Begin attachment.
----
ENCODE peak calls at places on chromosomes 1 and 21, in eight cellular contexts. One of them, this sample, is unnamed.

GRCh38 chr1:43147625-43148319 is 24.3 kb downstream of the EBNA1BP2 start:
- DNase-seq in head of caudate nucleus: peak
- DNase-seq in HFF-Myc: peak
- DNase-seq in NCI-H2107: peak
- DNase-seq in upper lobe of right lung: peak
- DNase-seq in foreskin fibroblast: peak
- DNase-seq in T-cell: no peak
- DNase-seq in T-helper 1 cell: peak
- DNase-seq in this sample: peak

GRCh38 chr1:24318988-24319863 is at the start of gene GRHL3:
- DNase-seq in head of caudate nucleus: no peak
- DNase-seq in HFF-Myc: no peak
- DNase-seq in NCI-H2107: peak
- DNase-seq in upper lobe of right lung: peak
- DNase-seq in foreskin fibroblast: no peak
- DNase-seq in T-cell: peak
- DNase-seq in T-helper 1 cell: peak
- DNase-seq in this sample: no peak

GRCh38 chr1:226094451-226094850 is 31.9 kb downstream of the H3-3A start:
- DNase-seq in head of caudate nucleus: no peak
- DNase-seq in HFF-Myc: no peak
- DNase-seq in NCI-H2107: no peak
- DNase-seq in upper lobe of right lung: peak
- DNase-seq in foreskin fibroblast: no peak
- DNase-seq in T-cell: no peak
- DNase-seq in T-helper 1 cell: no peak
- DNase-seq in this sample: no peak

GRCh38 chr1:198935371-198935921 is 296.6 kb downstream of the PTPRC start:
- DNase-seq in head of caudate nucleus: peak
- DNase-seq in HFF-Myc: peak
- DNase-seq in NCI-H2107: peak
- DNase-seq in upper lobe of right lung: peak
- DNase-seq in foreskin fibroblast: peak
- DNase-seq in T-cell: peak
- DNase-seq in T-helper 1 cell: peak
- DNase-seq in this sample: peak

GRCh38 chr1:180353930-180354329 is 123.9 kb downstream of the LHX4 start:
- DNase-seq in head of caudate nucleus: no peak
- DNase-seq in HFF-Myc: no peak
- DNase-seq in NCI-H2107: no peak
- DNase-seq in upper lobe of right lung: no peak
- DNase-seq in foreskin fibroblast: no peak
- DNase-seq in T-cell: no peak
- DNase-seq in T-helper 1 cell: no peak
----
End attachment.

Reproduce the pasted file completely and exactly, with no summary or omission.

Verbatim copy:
ENCODE peak calls at places on chromosomes 1 and 21, in eight cellular contexts. One of them, this sample, is unnamed.

GRCh38 chr1:43147625-43148319 is 24.3 kb downstream of the EBNA1BP2 start:
- DNase-seq in head of caudate nucleus: peak
- DNase-seq in HFF-Myc: peak
- DNase-seq in NCI-H2107: peak
- DNase-seq in upper lobe of right lung: peak
- DNase-seq in foreskin fibroblast: peak
- DNase-seq in T-cell: no peak
- DNase-seq in T-helper 1 cell: peak
- DNase-seq in this sample: peak

GRCh38 chr1:24318988-24319863 is at the start of gene GRHL3:
- DNase-seq in head of caudate nucleus: no peak
- DNase-seq in HFF-Myc: no peak
- DNase-seq in NCI-H2107: peak
- DNase-seq in upper lobe of right lung: peak
- DNase-seq in foreskin fibroblast: no peak
- DNase-seq in T-cell: peak
- DNase-seq in T-helper 1 cell: peak
- DNase-seq in this sample: no peak

GRCh38 chr1:226094451-226094850 is 31.9 kb downstream of the H3-3A start:
- DNase-seq in head of caudate nucleus: no peak
- DNase-seq in HFF-Myc: no peak
- DNase-seq in NCI-H2107: no peak
- DNase-seq in upper lobe of right lung: peak
- DNase-seq in foreskin fibroblast: no peak
- DNase-seq in T-cell: no peak
- DNase-seq in T-helper 1 cell: no peak
- DNase-seq in this sample: no peak

GRCh38 chr1:198935371-198935921 is 296.6 kb downstream of the PTPRC start:
- DNase-seq in head of caudate nucleus: peak
- DNase-seq in HFF-Myc: peak
- DNase-seq in NCI-H2107: peak
- DNase-seq in upper lobe of right lung: peak
- DNase-seq in foreskin fibroblast: peak
- DNase-seq in T-cell: peak
- DNase-seq in T-helper 1 cell: peak
- DNase-seq in this sample: peak

GRCh38 chr1:180353930-180354329 is 123.9 kb downstream of the LHX4 start:
- DNase-seq in head of caudate nucleus: no peak
- DNase-seq in HFF-Myc: no peak
- DNase-seq in NCI-H2107: no peak
- DNase-seq in upper lobe of right lung: no peak
- DNase-seq in foreskin fibroblast: no peak
- DNase-seq in T-cell: no peak
- DNase-seq in T-helper 1 cell: no peak